Newsletter Nr. 2 (September 2004, subsequent to our 3rd Conference, our 2004 Paris Conference - please see also our Conference Notes)
By Evelin Lindner, September 2004
We try to build bridges and this leads to innovative conferences
We need a short introduction to our work
We need debriefing
Do we need more leadership?
The problems with PowerPoint presentations
We all have humiliated others!
How to avoid the fragmentation of our group
Lamenting versus defining challenges
How many short vs. long presentations and open discussion do we want?
Debriefing comments from our participants
Dear Participants of our 2004 Conference in Paris, 16th-19th September!
May I express my deep gratitude and appreciation to all of you who joined our Annual Conference in Paris in 2004! You ALL made our conference a unique and extremely exiting experience! I felt as if I went through a whirlwind, so many enthusiastic creative ideas and contributions "swirled" through our conference!
I would also like to send warm greetings from all of us to those of you who wanted so much to participate but were prevented to do so by adverse circumstances. We all missed you!
What touches me most is that we all come together and work for our common cause, not because we get paid for it (we all contribute to our group's activities also financially; in my case I "invest" my entire life into our work), or because it is part of our "job," or because we gain status, or because of any other motivation. We are deeply committed to our goals and this dedication is extremely powerful.
May I share with you some points that somehow have "gathered" in my mind, and that I try to attend to in the aftermath of our conference.
As you all know, our conferences are very innovative in that they attempt to build bridges. We wish to make research relevant for practice and vice versa. Bridge-building is difficult, by definition, and requires all of us to learn how to "walk the talk." What is wasted time for some of us, is the most interesting part of the conference for others, and the other way round. While some wish to concentrate on academic debate, others wish to build the value base of our network or the organisational structure of our group. We all need to stretch ourselves. And, even if this is difficult, it is necessary, we believe. People are often compartmentalised in isolated realms, such as academics and practitioners, who often speak different languages to an extent that they do not learn from each other. We wish to make both, academics and practitioners, aware that turfs, though often staunchly defended, may at times also stultify potential mutual fertilisation. Academics would be surprised if they knew how much research is carried out by practitioners, and how much they could indeed learn from practitioners. We would like to invite both - academics and practitioners - into something that Gerd Inger Polden calls the Third Room where we meet as equals who wish to jointly draw maximum use of the efforts we all invest.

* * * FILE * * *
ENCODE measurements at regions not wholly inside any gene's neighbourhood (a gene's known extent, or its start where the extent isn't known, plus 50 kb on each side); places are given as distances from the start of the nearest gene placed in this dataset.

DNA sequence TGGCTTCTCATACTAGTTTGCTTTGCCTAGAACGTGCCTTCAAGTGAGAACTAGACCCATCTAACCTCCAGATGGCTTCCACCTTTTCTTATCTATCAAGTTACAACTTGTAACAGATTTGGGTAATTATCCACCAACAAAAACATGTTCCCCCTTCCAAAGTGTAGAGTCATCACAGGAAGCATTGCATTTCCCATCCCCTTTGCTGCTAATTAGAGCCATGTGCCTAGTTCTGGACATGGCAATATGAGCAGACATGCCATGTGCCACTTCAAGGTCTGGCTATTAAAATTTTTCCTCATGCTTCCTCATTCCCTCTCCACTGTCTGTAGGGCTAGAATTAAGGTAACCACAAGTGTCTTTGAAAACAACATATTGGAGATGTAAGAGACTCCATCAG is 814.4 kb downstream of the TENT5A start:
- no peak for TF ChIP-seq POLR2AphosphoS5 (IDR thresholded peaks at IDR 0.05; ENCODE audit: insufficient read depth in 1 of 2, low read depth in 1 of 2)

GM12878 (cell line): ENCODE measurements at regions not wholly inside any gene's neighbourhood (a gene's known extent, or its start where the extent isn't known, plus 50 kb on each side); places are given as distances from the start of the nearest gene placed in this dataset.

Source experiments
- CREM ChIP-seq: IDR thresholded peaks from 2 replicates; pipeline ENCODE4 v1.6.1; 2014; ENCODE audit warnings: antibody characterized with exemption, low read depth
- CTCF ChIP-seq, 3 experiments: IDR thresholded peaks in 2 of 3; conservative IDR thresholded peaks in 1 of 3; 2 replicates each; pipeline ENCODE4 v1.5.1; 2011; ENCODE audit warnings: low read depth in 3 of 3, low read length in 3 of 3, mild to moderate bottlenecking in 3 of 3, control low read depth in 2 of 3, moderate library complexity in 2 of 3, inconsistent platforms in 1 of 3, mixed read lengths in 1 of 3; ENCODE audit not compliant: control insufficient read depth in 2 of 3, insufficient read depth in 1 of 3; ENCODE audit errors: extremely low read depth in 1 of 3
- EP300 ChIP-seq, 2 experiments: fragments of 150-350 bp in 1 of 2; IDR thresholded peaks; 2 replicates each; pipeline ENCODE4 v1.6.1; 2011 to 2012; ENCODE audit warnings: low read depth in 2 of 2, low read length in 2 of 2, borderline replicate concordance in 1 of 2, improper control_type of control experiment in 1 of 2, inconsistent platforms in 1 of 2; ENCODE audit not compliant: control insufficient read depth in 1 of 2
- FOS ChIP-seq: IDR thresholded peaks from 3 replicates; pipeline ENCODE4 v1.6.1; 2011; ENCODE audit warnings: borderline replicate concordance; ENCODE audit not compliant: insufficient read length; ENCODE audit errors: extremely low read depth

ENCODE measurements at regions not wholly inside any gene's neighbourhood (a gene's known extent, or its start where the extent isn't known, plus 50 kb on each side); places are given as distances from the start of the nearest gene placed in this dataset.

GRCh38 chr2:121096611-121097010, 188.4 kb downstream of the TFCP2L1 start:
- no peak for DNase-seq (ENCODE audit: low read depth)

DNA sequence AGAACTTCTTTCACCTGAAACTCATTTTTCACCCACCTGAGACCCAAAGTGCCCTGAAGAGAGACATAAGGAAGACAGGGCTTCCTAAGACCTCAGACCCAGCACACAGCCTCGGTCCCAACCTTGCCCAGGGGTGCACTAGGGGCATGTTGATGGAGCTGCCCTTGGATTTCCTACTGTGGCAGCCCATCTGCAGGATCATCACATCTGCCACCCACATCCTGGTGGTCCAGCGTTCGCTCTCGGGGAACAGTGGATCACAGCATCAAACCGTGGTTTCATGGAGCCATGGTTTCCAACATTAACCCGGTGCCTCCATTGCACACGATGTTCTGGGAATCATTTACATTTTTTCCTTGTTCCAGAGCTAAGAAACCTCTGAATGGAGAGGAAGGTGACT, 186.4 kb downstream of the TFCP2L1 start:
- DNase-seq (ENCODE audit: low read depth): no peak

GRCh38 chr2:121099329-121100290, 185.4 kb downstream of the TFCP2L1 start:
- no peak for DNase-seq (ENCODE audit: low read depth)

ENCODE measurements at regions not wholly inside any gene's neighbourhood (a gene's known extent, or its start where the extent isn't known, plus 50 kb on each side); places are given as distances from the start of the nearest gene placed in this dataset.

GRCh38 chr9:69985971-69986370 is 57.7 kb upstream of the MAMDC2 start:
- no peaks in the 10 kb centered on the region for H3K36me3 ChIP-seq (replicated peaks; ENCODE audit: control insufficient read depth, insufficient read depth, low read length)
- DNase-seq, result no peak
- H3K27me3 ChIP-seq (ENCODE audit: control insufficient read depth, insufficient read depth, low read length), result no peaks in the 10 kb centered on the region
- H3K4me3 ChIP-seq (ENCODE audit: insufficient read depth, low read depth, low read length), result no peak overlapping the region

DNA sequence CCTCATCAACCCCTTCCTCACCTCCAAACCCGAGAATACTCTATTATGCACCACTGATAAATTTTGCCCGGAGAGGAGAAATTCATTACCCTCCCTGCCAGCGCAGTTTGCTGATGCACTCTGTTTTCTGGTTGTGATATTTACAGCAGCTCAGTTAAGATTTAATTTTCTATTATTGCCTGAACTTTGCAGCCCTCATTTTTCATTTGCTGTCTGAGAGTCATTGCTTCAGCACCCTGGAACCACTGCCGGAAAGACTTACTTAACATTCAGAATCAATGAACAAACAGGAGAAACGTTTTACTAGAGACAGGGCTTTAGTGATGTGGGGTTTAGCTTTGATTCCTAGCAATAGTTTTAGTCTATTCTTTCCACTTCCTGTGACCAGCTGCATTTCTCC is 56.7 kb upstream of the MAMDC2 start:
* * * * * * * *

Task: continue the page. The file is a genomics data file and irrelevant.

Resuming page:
There are many other points that merit being mentioned. Judit told us that she needed a short introduction to our group. When she attempts to explain who we are and what we do, she is confronted with questions such as "and what is humiliation?" or, "and what is your group doing?" Judit reports that she runs into trouble, because she feels all this is too difficult to explain. I have now written a short-and-easy description of "what is humiliation," placed an explanation of "what we do" and linked it to the vision statement our group formulated anew. What is your view?
Another point concerns debriefing. We did not do a good enough job on that at the end of our conference; please remind us that we improve this in our next conference. Perhaps you could send me your debriefing comments for our present conference individually, so that we do part of our debriefing by email? I could add your comments to this newsletter (with or without your name, according to your wish) so that we can share them with everybody?
Eric kindly offered to make it possible that we will have a place on our website that is dedicated to our members, accessible by password, so that we can discuss internal matters freely. We could place our debriefing discussion in this members' area as soon as it is available.
One comment was that I should have been a little more "dominating." I should have used a little more of the authority of a leader. What is your view? I did that last year, and tried to be more in the background this year. What should we do next year?
Another comment referred to PowerPoint presentations. As we all know, sometimes PowerPoint presentations represent an improvement over overhead presentations, however, they often merely overload the audience with images, efface the presenter, and make it difficult for presenter and audience to connect with each other in any meaningful way. I think we all appreciate this point and are aware of the pitfalls of PowerPoint presentations.